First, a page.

I have all of the tech manuals going back to 2008, and there have been very few changes over that time. The two that come to mind are a reduction in charging voltages: WAS 14.1v to 14.6v as an acceptable range for Absorb and Float was 13.1v to 13.6v.  About 8-9 years ago they dropped them to 14.2v-14.4v and 13.2v-13.4v.  NOT a big deal. They clearly pushed the fact that a fully charged battery only drew one half of one percent of the C/20 rating when charging at the absorb voltage.
    About 5-6 years ago, Concorde started suggesting equalizing when recovering from sulfation caused by undercharging. Eventually, that lead to suggesting equalizing more often if required.
    Think about this: The battery chemistry hasn't changed. The design/construction hasn't changed. So why the change in recommendation? The internet megaphone has been screaming that you will easily and quickly destroy your AGM's with overcharging, so people are afraid to let the charge cycle finish. The ONLY battery failure that I see from overcharging are caused by equipment failure, or people using the wrong settings. The required Absorb/Float settings are on the label of every battery.
    Concorde publishes absorb times (as a starting point for fine tuning) of 2 hrs. to 4 hrs. depending upon cycle depth.
    It takes quite awhile to ruin your 1,000 AH battery bank while charging it at the Absorb voltage, which equals 1,000 x .005 = 5 amp charge rate. It is important to remember that the sun goes down with extreme regularity each night.
    I always have more questions than answers. That's the nature of life.
  • Marc KurthMarc Kurth Solar Expert Posts: 953 ✭✭✭✭
    papab said:
    I have a 150 amp-hr lifeline AGM that is sulphated and less than 80% capacity.   It takes a long time to charge up.   I've decided to keep using it until it fails.
    I've noticed a couple of times that after the current has dropped fairly low (~0.6 amps), sometimes the current will rise during absorption,.   What I have been doing when that happens is switching to float and sometimes equalizing.   This time I've decided to just leave it at the absorption voltage 14.2V for a while.   It's been there for about 18 hrs now, the battery is warm, but not hot (about 25C), and isn't making any noises.    What's going on inside?   Am I doing it good or destroying it?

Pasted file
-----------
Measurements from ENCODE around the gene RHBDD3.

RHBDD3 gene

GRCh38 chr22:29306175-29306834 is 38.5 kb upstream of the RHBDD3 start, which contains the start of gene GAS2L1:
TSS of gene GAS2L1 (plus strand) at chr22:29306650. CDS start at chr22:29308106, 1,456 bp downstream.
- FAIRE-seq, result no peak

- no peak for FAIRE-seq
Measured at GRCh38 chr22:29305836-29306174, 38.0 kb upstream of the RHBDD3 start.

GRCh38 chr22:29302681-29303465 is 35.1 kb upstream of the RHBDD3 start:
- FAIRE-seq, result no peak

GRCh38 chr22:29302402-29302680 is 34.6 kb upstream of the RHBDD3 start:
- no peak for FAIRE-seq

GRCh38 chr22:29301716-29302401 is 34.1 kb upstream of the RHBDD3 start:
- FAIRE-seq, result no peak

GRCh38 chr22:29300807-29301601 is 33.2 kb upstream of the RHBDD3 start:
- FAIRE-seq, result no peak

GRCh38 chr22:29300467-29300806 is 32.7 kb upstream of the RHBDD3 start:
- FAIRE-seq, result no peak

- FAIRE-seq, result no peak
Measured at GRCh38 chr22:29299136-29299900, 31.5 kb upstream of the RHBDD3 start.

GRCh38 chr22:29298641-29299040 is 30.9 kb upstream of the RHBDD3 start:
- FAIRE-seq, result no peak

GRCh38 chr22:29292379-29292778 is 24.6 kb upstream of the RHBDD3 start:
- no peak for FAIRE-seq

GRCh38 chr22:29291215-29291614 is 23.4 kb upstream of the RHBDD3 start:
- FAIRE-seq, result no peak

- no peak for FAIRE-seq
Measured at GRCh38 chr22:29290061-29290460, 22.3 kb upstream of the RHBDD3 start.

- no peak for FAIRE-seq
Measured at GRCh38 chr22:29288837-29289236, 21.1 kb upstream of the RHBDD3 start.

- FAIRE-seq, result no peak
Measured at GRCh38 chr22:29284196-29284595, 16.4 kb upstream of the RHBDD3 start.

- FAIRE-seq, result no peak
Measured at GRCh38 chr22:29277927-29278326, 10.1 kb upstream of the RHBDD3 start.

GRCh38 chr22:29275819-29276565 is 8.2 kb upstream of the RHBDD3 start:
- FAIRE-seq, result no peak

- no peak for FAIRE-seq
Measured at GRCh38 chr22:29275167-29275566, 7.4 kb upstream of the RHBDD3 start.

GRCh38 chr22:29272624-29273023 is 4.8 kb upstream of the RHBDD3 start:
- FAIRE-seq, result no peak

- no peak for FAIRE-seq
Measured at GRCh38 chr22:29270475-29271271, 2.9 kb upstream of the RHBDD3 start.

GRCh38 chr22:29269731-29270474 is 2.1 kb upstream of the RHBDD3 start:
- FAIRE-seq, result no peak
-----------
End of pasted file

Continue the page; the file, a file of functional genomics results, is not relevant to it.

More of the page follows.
Let's see of we can figure this one out!

    Basic info need for trouble shooting:
    Have you owned this battery since new?
    What is the two letter code on the small round white sticker?
    What are the first three digits on the label with the bar code?
    What has this battery been used for during the last few years?
    What brand/style/capacity is the charging system?
    What is the fully charged "standing voltage" - measured at least 4 hours after charging or discharging. 24-48 hours is OK too.

    You feel that it tales a long tome to charge. Tell me what makes you say this.
    How often are you equalizing? Define what your equalizing parameters are.
    Explain what makes you feel that the battery is sulfated?

    Marc
    I always have more questions than answers. That's the nature of life.
  • BB.BB. Super Moderators, Administrators Posts: 32,639 admin
    Sorry Marc. Engineer via the school of hard knocks?  :)

    -Bill
    Near San Francisco California: 3.5kWatt Grid Tied Solar power system+small backup genset
  • papabpapab Registered Users Posts: 66 ✭✭
    papab said:
    I have a 150 amp-hr lifeline AGM that is sulphated and less than 80% capacity.   It takes a long time to charge up.   I've decided to keep using it until it fails.
    I've noticed a couple of times that after the current has dropped fairly low (~0.6 amps), sometimes the current will rise during absorption,.   What I have been doing when that happens is switching to float and sometimes equalizing.   This time I've decided to just leave it at the absorption voltage 14.2V for a while.   It's been there for about 18 hrs now, the battery is warm, but not hot (about 25C), and isn't making any noises.    What's going on inside?   Am I doing it good or destroying it?


    Let's see of we can figure this one out!

    Basic info need for trouble shooting:
    Have you owned this battery since new?
    What is the two letter code on the small round white sticker?
    What are the first three digits on the label with the bar code?
    What has this battery been used for during the last few years?
    What brand/style/capacity is the charging system?